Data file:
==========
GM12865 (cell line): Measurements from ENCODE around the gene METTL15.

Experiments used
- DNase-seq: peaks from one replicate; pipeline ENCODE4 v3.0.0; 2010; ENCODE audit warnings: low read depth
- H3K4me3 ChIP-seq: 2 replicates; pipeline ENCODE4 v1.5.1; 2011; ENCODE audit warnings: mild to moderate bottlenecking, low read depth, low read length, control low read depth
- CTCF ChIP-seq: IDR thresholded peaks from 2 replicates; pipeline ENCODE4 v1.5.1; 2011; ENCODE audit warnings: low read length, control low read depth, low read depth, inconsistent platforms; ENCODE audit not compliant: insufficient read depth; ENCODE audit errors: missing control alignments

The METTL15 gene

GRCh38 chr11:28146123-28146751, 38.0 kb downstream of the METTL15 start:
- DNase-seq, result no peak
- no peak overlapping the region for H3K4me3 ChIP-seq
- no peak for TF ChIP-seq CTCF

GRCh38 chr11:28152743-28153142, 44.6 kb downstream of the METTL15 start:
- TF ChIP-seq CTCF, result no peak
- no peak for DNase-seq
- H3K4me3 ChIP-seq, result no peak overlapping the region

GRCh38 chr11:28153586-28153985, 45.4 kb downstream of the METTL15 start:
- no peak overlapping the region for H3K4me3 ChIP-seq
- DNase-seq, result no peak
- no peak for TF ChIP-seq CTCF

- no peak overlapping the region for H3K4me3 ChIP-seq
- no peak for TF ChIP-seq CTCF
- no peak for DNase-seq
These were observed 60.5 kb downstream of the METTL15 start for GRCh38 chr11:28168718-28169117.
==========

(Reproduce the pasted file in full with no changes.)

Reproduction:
GM12865 (cell line): Measurements from ENCODE around the gene METTL15.

Experiments used
- DNase-seq: peaks from one replicate; pipeline ENCODE4 v3.0.0; 2010; ENCODE audit warnings: low read depth
- H3K4me3 ChIP-seq: 2 replicates; pipeline ENCODE4 v1.5.1; 2011; ENCODE audit warnings: mild to moderate bottlenecking, low read depth, low read length, control low read depth
- CTCF ChIP-seq: IDR thresholded peaks from 2 replicates; pipeline ENCODE4 v1.5.1; 2011; ENCODE audit warnings: low read length, control low read depth, low read depth, inconsistent platforms; ENCODE audit not compliant: insufficient read depth; ENCODE audit errors: missing control alignments

The METTL15 gene

GRCh38 chr11:28146123-28146751, 38.0 kb downstream of the METTL15 start:
- DNase-seq, result no peak
- no peak overlapping the region for H3K4me3 ChIP-seq
- no peak for TF ChIP-seq CTCF

GRCh38 chr11:28152743-28153142, 44.6 kb downstream of the METTL15 start:
- TF ChIP-seq CTCF, result no peak
- no peak for DNase-seq
- H3K4me3 ChIP-seq, result no peak overlapping the region

GRCh38 chr11:28153586-28153985, 45.4 kb downstream of the METTL15 start:
- no peak overlapping the region for H3K4me3 ChIP-seq
- DNase-seq, result no peak
- no peak for TF ChIP-seq CTCF

- no peak overlapping the region for H3K4me3 ChIP-seq
- no peak for TF ChIP-seq CTCF
- no peak for DNase-seq
These were observed 60.5 kb downstream of the METTL15 start for GRCh38 chr11:28168718-28169117.